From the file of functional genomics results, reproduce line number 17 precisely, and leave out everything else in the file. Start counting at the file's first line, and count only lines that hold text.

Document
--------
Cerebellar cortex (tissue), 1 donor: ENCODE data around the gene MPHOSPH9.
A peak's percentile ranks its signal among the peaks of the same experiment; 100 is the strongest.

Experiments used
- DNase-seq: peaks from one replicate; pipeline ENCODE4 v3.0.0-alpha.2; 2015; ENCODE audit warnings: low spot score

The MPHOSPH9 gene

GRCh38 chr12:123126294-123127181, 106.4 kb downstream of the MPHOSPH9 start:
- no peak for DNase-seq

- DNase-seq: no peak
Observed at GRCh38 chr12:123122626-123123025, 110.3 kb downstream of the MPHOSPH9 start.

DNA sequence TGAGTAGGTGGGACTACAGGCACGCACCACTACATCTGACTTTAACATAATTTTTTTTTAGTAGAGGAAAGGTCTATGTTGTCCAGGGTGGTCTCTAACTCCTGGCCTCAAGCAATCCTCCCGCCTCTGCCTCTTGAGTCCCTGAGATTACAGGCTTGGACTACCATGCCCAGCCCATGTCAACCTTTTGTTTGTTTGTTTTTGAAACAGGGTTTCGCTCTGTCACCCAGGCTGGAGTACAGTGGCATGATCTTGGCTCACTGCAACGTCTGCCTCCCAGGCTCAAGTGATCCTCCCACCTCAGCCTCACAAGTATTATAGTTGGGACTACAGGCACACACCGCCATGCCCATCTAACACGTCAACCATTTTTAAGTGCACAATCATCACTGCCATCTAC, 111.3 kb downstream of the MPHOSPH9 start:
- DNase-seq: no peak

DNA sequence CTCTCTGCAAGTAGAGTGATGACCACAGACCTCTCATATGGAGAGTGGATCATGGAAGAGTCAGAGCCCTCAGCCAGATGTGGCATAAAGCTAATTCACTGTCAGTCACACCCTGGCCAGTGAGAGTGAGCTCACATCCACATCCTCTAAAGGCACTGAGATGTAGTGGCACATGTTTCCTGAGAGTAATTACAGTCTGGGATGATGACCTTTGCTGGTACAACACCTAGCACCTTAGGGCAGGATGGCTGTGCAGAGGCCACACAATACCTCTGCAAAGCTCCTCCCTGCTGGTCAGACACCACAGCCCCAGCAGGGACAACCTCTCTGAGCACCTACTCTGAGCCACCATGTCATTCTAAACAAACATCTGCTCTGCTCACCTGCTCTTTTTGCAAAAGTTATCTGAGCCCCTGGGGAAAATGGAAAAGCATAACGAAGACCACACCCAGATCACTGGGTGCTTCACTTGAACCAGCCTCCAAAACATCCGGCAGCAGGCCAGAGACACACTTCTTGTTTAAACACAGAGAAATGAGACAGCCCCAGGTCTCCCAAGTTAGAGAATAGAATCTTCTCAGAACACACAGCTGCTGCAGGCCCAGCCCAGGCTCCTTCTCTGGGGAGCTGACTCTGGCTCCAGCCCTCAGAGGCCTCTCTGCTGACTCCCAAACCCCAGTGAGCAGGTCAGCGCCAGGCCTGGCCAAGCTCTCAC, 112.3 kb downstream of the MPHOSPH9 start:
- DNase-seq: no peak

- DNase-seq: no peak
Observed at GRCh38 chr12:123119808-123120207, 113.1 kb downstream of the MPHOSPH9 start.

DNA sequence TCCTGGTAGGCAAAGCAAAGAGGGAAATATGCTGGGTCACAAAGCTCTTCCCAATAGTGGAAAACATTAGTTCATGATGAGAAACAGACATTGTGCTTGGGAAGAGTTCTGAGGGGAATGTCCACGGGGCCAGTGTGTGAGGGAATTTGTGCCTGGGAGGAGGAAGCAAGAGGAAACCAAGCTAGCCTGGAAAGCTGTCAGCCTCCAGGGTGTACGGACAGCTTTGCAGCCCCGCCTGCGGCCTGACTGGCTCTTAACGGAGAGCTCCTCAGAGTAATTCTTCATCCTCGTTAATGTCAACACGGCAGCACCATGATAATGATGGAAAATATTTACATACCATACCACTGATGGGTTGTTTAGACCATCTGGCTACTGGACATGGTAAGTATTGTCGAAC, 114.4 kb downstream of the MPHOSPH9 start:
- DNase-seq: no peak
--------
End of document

- DNase-seq: no peak